The Sanhedrin confers in closed session over their dilemma. Jesus' followers and their message are unacceptable, yet they have performed an outstanding miracle (literally, manifest sign). It is outstanding in that everyone knows about it, and a sign in that it points beyond itself to make claims for the dawn of the age of salvation in Jesus (compare 4:22; 8:6; Lk 11:16, 29-30). There is no denying the reality of this miracle.
Note that the council does not even consider seeking to discredit the apostles' message by marshaling evidence against Jesus' resurrection. Their pragmatic solution is to stop the spread of the message, either temporally or in degree, by warning the apostles to speak no longer to anyone in (on the basis of) this name (pointing to the divine power and authority of Jesus; Foulkes 1978:123).
Calling the apostles back in, they command them in the strongest terms possible to stop speaking (literally, proclaiming) and teaching on the basis of the name of Jesus. Thus the Sanhedrin not only seeks to cope with truth by the only effective means known—silencing it—but also creates a basis for further judicial proceedings against the apostles. And the method is still the same today. Tentmaking missionaries seeking to penetrate "creative access" countries should not be surprised to find people who are kept ignorant of the gospel's truth by those who control the media and make laws against "proselytizing."
Again taking the offensive, Peter and John command the council to make a judgment: is it right in God's presence to obey (literally, hear; compare 3:22) a human council, even one that views itself as ordained by and speaking for God, rather than God? They show their basic submission to the council's authority by calling on them to make that judgment (see 1 Pet 2:13-17). Yet at the same time, as our Lord did, they show the council members both the limits to their authority (compare Lk 20:25) and how they abuse it when they prohibit divinely commanded actions.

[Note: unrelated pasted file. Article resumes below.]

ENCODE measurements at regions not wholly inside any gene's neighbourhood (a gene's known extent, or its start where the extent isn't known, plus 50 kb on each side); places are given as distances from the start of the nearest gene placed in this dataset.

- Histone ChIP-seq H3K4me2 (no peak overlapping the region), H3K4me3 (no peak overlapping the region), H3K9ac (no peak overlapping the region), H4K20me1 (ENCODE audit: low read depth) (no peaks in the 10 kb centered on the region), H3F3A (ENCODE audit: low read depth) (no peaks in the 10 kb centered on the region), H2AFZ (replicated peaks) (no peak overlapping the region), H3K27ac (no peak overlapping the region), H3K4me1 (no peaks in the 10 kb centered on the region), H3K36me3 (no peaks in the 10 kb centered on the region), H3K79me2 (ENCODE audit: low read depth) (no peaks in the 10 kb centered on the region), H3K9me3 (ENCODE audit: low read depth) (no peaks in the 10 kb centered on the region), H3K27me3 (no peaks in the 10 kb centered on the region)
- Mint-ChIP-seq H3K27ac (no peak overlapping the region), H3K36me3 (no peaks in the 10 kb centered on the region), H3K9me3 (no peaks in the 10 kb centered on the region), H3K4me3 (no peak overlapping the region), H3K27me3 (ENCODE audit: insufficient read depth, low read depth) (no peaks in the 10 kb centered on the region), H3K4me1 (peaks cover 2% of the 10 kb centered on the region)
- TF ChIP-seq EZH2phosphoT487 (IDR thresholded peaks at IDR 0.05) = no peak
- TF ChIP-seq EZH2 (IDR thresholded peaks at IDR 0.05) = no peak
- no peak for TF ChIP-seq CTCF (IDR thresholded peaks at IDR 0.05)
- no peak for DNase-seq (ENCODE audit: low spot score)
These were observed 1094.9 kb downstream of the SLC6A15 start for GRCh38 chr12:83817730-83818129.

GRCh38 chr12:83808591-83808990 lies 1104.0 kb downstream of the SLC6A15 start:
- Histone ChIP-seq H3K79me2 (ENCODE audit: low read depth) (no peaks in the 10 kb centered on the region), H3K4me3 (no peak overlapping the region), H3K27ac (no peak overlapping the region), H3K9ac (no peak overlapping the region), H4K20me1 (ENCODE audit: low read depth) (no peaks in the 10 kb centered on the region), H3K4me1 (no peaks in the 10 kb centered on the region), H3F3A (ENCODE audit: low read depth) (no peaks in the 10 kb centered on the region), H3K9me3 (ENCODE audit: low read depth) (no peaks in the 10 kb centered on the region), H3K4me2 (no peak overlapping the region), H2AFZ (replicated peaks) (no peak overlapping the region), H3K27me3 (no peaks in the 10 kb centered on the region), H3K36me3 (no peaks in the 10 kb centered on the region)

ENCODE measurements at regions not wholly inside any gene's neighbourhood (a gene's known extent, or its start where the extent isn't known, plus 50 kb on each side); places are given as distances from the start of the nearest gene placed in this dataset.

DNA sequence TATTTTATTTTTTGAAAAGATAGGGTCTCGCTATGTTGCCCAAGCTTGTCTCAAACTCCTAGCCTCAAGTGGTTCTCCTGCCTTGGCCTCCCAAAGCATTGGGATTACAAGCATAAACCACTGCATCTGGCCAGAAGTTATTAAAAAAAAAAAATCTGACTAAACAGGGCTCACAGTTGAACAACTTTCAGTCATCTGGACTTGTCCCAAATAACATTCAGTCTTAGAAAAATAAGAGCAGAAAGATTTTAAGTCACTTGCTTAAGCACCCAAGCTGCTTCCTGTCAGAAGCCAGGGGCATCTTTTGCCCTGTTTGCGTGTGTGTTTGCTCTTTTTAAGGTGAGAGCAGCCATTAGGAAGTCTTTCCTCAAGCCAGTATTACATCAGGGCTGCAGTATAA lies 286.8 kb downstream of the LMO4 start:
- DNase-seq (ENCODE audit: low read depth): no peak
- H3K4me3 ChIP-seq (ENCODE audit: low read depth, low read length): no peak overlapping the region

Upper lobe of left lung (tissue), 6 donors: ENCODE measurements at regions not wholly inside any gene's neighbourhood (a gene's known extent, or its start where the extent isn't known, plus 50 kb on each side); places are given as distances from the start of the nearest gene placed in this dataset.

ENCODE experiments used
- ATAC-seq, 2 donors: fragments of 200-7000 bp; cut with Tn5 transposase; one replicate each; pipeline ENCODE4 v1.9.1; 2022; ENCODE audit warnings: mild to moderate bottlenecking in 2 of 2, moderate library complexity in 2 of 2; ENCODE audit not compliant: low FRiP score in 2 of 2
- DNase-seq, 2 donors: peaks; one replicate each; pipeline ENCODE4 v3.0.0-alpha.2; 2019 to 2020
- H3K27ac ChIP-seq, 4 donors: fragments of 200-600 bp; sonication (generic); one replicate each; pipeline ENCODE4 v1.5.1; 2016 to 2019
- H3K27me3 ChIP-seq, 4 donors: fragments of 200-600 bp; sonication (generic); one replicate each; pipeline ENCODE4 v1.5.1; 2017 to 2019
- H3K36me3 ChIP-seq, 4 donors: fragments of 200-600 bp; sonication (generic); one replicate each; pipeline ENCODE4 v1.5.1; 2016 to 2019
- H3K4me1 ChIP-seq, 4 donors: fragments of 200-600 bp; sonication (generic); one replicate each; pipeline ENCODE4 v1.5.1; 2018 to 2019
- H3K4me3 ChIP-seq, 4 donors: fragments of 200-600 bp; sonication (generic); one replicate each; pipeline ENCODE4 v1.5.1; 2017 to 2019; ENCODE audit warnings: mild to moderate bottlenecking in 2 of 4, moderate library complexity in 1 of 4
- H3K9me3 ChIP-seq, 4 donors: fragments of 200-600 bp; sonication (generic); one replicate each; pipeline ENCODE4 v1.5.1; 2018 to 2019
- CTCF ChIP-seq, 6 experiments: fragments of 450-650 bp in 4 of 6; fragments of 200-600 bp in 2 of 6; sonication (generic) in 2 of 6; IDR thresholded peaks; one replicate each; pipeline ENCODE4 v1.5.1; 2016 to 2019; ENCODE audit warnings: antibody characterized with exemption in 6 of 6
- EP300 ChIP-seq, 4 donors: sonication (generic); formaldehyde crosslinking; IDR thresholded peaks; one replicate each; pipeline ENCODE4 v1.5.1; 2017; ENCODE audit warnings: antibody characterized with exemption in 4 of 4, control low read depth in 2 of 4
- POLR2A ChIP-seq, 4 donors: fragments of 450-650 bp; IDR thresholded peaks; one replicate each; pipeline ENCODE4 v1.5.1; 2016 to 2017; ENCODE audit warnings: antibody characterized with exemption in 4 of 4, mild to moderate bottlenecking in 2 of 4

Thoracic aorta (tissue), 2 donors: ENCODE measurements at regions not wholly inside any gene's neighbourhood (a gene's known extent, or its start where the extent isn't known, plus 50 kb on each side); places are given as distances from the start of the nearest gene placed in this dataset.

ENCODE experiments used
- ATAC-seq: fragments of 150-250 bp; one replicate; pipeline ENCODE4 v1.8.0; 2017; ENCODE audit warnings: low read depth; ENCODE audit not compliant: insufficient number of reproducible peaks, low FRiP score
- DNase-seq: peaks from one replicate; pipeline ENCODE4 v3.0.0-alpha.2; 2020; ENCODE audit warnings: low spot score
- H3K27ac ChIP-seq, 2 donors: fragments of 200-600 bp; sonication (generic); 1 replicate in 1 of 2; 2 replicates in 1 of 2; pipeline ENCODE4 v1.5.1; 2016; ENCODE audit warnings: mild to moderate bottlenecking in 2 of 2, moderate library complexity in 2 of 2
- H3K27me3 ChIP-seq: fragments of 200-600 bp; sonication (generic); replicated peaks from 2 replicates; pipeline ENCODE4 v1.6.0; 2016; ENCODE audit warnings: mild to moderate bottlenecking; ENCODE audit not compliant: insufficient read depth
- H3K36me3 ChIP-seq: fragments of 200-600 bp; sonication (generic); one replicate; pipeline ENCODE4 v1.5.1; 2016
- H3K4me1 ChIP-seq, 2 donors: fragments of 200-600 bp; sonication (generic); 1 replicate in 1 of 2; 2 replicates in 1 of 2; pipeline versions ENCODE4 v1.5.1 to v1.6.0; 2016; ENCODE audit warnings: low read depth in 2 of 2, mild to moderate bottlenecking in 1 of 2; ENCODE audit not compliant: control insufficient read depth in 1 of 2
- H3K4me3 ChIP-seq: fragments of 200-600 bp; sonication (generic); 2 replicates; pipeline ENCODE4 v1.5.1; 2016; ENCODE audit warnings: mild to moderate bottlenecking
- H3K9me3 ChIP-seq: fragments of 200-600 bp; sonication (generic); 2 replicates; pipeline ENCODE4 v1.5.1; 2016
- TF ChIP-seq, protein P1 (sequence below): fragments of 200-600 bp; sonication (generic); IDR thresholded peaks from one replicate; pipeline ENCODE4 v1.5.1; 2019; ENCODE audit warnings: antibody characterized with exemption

The council will need to make that judgment now, or in the very near future, for the apostles serve notice that they cannot help speaking what they have seen and heard. In obedience to the risen Lord's mandate they must continue to be eyewitnesses of these salvation truths (Lk 24:48; Acts 1:8; 3:15; 2 Pet 1:16-18).
Such a declaration of loyalty to God in the face of human opposition has been echoed often in church history, not least during the Reformation. Think of Martin Luther before the Diet of Worms, or the Scots Reformer John Knox, of whom it was said "He feared God so much that he never feared the face of any man" (Barclay 1976:41). And today the church faces the same challenge when confronted with human authorities that demand that it stop advancing in its mission. The church's willingness to keep spreading the Word despite threats of peril is clear evidence that its message is truly from God.
That Peter and John spoke and acted as they did should challenge Theophilus and others to consider the gospel's claims all the more closely. If these Jews were willing to put their highest tribunal on notice that they were going to continue to obey God, then their message must be true!
The council released them unpunished for two reasons. Judicially, they could not find a punishable offense on which to base a verdict (NIV's smoothing of the syntax obscures this point by referring to the means of punishment). This had not stopped them in Jesus' case (Lk 23:14-15, 22-25). Now the people make the difference. They are praising God (literally, glorifying God) for this miraculously healed man who was over forty years old (compare Lk 5:26; 7:16). To punish the human instruments of the miracle would not be a good move politically.
Luke ends his account of this episode in triumph. In reminding us of the man's helplessness, a congenital defect of long standing (see 3:2), he stresses the greatness of the miracle. But he also calls the miracle "this sign of healing." God's act of kindness has a significance beyond the beggar's physical restoration or even the amazement and praise of the crowd. It points to a salvation now offered to all in a gospel message whose proclamation, by the Spirit's power and the messengers' obedience, is unstoppable.
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